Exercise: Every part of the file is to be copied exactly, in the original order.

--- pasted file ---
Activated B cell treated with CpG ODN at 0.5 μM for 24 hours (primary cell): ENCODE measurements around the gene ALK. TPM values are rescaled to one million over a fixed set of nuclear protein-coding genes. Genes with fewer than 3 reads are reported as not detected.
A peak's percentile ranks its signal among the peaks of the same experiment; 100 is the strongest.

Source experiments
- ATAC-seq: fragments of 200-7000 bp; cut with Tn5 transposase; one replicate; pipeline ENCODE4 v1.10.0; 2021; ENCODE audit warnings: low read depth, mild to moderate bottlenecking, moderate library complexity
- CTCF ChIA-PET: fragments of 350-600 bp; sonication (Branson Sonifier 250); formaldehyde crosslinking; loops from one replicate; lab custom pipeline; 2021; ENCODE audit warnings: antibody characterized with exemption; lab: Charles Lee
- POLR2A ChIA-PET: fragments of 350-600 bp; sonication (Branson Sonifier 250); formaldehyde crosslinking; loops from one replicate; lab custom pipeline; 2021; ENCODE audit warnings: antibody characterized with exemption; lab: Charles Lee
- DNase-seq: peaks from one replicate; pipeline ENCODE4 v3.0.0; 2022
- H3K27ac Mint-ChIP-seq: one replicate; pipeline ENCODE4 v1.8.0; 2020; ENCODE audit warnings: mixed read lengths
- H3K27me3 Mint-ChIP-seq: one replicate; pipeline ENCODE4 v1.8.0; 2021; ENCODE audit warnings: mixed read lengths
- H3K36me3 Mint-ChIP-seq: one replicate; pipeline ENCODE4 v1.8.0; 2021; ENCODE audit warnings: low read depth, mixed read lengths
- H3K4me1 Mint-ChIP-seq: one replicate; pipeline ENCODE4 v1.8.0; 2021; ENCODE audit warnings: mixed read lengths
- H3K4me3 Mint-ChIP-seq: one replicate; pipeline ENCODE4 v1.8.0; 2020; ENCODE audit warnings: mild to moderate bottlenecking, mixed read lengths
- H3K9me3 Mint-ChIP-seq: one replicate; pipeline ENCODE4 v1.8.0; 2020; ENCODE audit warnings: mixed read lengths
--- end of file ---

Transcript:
Activated B cell treated with CpG ODN at 0.5 μM for 24 hours (primary cell): ENCODE measurements around the gene ALK. TPM values are rescaled to one million over a fixed set of nuclear protein-coding genes. Genes with fewer than 3 reads are reported as not detected.
A peak's percentile ranks its signal among the peaks of the same experiment; 100 is the strongest.

Source experiments
- ATAC-seq: fragments of 200-7000 bp; cut with Tn5 transposase; one replicate; pipeline ENCODE4 v1.10.0; 2021; ENCODE audit warnings: low read depth, mild to moderate bottlenecking, moderate library complexity
- CTCF ChIA-PET: fragments of 350-600 bp; sonication (Branson Sonifier 250); formaldehyde crosslinking; loops from one replicate; lab custom pipeline; 2021; ENCODE audit warnings: antibody characterized with exemption; lab: Charles Lee
- POLR2A ChIA-PET: fragments of 350-600 bp; sonication (Branson Sonifier 250); formaldehyde crosslinking; loops from one replicate; lab custom pipeline; 2021; ENCODE audit warnings: antibody characterized with exemption; lab: Charles Lee
- DNase-seq: peaks from one replicate; pipeline ENCODE4 v3.0.0; 2022
- H3K27ac Mint-ChIP-seq: one replicate; pipeline ENCODE4 v1.8.0; 2020; ENCODE audit warnings: mixed read lengths
- H3K27me3 Mint-ChIP-seq: one replicate; pipeline ENCODE4 v1.8.0; 2021; ENCODE audit warnings: mixed read lengths
- H3K36me3 Mint-ChIP-seq: one replicate; pipeline ENCODE4 v1.8.0; 2021; ENCODE audit warnings: low read depth, mixed read lengths
- H3K4me1 Mint-ChIP-seq: one replicate; pipeline ENCODE4 v1.8.0; 2021; ENCODE audit warnings: mixed read lengths
- H3K4me3 Mint-ChIP-seq: one replicate; pipeline ENCODE4 v1.8.0; 2020; ENCODE audit warnings: mild to moderate bottlenecking, mixed read lengths
- H3K9me3 Mint-ChIP-seq: one replicate; pipeline ENCODE4 v1.8.0; 2020; ENCODE audit warnings: mixed read lengths